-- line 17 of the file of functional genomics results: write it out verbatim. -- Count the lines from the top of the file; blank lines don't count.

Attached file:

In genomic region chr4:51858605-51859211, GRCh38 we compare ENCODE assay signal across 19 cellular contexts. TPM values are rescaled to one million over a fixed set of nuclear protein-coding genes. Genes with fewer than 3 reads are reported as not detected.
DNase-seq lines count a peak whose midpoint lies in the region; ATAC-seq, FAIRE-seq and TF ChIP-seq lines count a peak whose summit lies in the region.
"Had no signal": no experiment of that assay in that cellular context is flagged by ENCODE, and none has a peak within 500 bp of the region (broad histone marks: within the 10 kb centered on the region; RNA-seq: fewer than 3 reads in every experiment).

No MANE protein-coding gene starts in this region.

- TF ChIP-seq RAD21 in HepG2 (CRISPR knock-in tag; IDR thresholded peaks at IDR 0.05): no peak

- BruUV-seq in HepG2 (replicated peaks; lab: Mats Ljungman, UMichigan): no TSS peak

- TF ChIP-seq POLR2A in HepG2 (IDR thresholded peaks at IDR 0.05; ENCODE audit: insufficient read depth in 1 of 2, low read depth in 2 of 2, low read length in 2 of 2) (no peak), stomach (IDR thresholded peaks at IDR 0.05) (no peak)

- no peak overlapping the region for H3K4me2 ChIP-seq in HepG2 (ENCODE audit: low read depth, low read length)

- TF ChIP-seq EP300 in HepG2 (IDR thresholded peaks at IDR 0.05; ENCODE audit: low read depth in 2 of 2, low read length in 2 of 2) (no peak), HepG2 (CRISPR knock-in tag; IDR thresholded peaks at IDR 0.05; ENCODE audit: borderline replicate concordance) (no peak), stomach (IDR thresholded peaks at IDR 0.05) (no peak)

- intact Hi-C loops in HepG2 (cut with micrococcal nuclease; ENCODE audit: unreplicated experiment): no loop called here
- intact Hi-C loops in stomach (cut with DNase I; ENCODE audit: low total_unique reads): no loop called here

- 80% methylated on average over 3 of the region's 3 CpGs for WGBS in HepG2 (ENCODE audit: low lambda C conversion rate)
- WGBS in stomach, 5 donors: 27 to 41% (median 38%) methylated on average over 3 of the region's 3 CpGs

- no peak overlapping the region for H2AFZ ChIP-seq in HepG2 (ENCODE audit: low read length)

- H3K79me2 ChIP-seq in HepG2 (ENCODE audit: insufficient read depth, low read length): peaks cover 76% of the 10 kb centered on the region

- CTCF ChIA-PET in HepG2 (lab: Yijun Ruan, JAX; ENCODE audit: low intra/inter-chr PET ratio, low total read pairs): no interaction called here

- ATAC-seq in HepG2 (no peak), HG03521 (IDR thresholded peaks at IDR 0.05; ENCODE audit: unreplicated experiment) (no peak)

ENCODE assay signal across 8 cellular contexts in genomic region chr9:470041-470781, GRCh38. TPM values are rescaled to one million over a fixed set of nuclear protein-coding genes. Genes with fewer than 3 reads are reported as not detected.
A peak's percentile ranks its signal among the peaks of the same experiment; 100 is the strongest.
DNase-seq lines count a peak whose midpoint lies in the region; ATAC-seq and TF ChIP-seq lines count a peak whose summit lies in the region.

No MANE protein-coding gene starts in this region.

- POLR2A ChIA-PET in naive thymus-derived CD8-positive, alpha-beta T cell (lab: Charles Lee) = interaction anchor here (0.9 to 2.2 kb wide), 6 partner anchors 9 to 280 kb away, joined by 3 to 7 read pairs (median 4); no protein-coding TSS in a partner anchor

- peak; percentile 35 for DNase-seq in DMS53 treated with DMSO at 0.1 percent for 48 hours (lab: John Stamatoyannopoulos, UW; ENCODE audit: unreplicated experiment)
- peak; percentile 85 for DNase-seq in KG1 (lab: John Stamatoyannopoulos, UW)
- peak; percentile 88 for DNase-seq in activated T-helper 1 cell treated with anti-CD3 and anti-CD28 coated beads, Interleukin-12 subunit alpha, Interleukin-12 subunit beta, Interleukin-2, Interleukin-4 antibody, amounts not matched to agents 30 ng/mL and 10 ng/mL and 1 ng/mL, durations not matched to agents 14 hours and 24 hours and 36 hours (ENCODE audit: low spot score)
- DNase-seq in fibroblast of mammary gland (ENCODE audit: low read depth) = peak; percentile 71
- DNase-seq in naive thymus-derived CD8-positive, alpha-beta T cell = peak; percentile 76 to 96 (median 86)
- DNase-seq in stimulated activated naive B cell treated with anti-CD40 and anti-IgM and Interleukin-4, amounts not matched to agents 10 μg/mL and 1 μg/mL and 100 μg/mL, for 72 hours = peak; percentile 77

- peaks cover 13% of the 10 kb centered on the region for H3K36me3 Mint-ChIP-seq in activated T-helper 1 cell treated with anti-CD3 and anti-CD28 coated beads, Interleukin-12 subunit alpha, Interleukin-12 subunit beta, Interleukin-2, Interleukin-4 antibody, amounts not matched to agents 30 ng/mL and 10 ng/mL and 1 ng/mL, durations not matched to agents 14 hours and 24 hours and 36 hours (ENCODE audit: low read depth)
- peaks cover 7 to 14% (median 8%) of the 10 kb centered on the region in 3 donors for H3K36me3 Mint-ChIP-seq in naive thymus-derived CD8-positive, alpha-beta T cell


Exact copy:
- ATAC-seq in HepG2 (no peak), HG03521 (IDR thresholded peaks at IDR 0.05; ENCODE audit: unreplicated experiment) (no peak)